'It literally grew up with the city of Winnipeg': St. Mary's Academy celebrates 150 years
Private Catholic school 'slapped together' in 1869 opening in rush to beat Anglicans to the punch
St. Mary's Academy stands tall on Winnipeg's Wellington Crescent today, but the crosses and Catholic iconography that jut out from its old brick exterior haven't been there for the entire 150-year history of the private school.
The story of how St. Mary's got its start — one year before Manitoba was officially a province and four years before the city of Winnipeg was incorporated — isn't one many Winnipeggers are likely to know.
"It literally grew up with the city of Winnipeg," said Sister Susan Wikeem.
At the end of April 1869, the first Archbishop of Saint Boniface, Alexandre-Antonin Taché, caught wind of a rumour that the Anglicans were planning on opening a school.
In an effort to beat them to the punch, he rushed to find a few sisters to staff a local Catholic school.
"It was slapped together," Wikeem admits — but St. Mary's beat the Anglicans.
"We did. I don't know if they ever opened their school."
The school's hasty opening was thanks to Sister Mary Jane McDougall and Sister Ste Thérèse, part of the congregation of the Sisters of Charity of Montreal (or Grey Nuns).
Just days after hearing the rumour about the Anglicans, the nuns crossed from St. Boniface to the west side of the Red River and helped open Maison Ste Marie — which would eventually become St. Mary's Academy — on Notre Dame Avenue on May 1, 1869.
It was run out of half of a house near where the Nutty Club heritage building is today, close to Shaw Park. The Sisters of the Holy Names of Jesus and Mary took over in 1874.
St. Mary's expanded three times at that original Notre Dame Avenue site before being relocated to its six-hectare Crescentwood space on Wellington in 1903.
Though it's gone through many physical changes since then, it was the start of a school that would see many of its students go on to do great things.
That list includes 2012 Olympic rowing silver-medalist Janine Hanson and Olympic runner Erin Teschuk; International Criminal Court judge Kimberly Prost and provincial court judges Susan Devine, Catherine Carlson, Mary Kate Harvie and Eileen Nash; addictions specialist Dr. Nichole Riese; several Order of Canada recipients, including community and women's rights activist Eira "Babs" Friesen, to name a few.
'Their duties never end'
Manitoba Free Press coverage from the grand opening in September 1903 quotes a Rev. Father Drummond extolling the virtues of the Catholic and academic education pupils would continue to receive in the new building, and the sense of duty driving the sisters and teachers to deliver it.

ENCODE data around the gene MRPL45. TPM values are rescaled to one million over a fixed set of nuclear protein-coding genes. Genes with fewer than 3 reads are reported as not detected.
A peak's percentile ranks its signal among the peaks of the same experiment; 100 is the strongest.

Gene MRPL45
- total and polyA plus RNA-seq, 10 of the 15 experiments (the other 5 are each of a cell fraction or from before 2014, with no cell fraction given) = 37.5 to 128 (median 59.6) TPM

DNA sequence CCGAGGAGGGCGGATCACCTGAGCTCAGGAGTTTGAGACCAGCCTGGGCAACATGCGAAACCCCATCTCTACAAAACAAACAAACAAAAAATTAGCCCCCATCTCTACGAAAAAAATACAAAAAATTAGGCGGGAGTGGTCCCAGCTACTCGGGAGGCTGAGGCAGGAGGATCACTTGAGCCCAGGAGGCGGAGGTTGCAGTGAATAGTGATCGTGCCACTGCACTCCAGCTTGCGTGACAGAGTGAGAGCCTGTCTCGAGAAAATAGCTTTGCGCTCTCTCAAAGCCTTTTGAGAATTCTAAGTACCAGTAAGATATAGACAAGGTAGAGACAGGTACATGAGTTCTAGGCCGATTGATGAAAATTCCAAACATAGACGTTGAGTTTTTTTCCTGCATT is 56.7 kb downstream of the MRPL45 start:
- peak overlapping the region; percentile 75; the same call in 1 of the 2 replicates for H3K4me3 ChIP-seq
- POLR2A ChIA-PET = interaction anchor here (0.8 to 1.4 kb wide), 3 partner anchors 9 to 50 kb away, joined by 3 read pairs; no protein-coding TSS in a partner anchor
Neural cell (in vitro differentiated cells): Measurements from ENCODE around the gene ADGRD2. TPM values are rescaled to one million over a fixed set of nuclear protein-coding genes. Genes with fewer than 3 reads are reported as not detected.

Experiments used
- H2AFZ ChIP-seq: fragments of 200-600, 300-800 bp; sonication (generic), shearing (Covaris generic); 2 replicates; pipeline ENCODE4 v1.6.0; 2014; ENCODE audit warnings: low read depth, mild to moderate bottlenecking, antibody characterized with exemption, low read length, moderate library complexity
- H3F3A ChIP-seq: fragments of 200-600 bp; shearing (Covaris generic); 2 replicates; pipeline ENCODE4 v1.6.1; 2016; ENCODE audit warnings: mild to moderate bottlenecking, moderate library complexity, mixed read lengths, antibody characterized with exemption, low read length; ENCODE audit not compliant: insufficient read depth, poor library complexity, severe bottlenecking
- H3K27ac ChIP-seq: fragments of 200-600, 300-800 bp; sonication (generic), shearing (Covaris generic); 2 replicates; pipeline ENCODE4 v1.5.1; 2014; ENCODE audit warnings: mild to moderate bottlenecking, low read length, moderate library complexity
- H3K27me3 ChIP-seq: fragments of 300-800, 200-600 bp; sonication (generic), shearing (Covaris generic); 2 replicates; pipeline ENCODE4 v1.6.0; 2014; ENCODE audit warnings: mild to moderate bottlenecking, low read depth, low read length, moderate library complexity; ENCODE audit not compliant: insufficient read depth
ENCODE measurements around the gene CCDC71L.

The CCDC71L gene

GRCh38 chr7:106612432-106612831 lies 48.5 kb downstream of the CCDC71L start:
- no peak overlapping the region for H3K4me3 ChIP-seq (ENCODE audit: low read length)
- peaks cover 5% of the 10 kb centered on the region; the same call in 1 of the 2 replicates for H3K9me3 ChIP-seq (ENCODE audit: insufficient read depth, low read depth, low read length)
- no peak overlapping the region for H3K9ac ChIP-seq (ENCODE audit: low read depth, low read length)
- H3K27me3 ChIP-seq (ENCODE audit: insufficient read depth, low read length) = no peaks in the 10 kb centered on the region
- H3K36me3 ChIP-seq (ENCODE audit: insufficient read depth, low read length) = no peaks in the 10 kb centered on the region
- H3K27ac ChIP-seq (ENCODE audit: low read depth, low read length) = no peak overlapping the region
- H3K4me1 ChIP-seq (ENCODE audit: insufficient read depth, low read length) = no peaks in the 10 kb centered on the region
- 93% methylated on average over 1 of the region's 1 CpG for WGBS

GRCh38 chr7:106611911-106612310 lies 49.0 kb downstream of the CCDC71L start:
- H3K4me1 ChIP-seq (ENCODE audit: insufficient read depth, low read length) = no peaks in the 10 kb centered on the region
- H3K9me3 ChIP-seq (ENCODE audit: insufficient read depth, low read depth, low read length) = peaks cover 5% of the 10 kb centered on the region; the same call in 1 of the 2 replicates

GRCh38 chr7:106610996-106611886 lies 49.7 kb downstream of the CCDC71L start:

"We have on our staff men and women who have consecrated their lives to the education of the youth for no material gain," reads the story, a tattered copy of which hangs in an office at St. Mary's to this day.
"To be permitted to serve their divine master in this way is all they ask. They are not hired by the month or the year; they are teachers of their lifetime, and their duties never end."
It's clear that sense of ongoing service to God and community still rings true for St. Mary's alumna who may have graduated, but never really left the place.
Sister Mary Gorman, 86, attended the school in the 1940s and remains the institution's archivist. She had a hand in getting things ready for the sesquicentennial celebrations coming up on May 1.
Wikeem graduated from the school in the early 1960s and went on to be a teacher, principal and director, before passing the torch on to one of her former students, St. Mary's president Connie Yunyk.
"I aged out and so it was time for me to go, if I felt," said Wikeem.
"For me it was a relief to kind of say I was retired after almost 40 years at the head of the school."
Yunyk rose through the ranks at St. Mary's as a teacher, vice-principal and principal herself before becoming the first lay leader (non-nun) to take control of the school in 2014, when Wikeem retired as director.
But she got her start at the school as a Grade 7 student after her Italian immigrant parents enrolled her at St. Mary's in 1972.
"For them it was really important that I go to a Catholic school, but a Catholic school run by an order of sisters," she said.
"I was very grateful for that decision because I am still affiliated very deeply and strongly, and this has just played a very important part in my life."
She finished grades 7 through 12 there, putting her in the company of other "super sixers" who spent six years at the school as students.
Some things (never) change